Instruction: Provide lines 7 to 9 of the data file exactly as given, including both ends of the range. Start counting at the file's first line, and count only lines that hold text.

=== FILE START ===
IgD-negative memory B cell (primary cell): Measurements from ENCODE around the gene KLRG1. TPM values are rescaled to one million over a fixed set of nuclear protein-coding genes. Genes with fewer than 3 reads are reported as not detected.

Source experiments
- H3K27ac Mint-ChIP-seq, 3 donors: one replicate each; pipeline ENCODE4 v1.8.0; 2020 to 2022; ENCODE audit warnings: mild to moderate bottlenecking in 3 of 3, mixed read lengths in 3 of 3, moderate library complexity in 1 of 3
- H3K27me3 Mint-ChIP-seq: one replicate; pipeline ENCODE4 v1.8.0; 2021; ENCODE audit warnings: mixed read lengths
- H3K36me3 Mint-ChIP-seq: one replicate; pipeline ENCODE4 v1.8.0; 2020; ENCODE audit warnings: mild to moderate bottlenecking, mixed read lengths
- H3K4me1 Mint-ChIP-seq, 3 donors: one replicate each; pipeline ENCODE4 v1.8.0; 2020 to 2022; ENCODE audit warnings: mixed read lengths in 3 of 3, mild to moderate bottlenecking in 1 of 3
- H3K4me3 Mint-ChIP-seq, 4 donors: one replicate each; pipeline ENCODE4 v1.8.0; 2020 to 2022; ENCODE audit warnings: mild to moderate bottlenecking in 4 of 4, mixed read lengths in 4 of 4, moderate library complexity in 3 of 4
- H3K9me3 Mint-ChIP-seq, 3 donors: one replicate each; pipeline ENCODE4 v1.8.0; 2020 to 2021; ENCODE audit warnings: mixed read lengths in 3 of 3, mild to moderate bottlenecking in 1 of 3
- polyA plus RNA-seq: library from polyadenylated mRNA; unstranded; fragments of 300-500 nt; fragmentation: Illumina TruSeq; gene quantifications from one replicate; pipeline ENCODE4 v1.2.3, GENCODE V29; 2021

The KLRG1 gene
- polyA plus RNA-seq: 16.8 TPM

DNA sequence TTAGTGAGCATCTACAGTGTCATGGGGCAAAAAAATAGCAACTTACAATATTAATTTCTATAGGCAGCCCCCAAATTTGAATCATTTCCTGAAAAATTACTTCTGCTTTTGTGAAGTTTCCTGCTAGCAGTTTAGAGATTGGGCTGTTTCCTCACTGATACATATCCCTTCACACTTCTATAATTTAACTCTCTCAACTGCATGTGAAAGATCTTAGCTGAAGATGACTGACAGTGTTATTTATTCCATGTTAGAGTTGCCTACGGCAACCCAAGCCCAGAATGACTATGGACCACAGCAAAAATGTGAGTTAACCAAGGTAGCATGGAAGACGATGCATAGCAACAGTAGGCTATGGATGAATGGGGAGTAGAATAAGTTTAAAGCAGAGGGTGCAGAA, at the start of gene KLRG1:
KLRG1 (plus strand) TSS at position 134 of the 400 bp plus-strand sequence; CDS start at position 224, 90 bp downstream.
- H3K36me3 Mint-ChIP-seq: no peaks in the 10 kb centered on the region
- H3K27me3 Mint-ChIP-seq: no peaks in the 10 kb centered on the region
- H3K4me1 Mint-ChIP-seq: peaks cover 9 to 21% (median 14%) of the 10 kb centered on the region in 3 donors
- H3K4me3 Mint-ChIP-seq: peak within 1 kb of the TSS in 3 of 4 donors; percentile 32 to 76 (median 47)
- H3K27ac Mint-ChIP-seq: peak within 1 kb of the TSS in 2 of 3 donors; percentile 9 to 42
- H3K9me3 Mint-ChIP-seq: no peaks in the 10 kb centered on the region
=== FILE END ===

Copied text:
- H3K4me3 Mint-ChIP-seq, 4 donors: one replicate each; pipeline ENCODE4 v1.8.0; 2020 to 2022; ENCODE audit warnings: mild to moderate bottlenecking in 4 of 4, mixed read lengths in 4 of 4, moderate library complexity in 3 of 4
- H3K9me3 Mint-ChIP-seq, 3 donors: one replicate each; pipeline ENCODE4 v1.8.0; 2020 to 2021; ENCODE audit warnings: mixed read lengths in 3 of 3, mild to moderate bottlenecking in 1 of 3
- polyA plus RNA-seq: library from polyadenylated mRNA; unstranded; fragments of 300-500 nt; fragmentation: Illumina TruSeq; gene quantifications from one replicate; pipeline ENCODE4 v1.2.3, GENCODE V29; 2021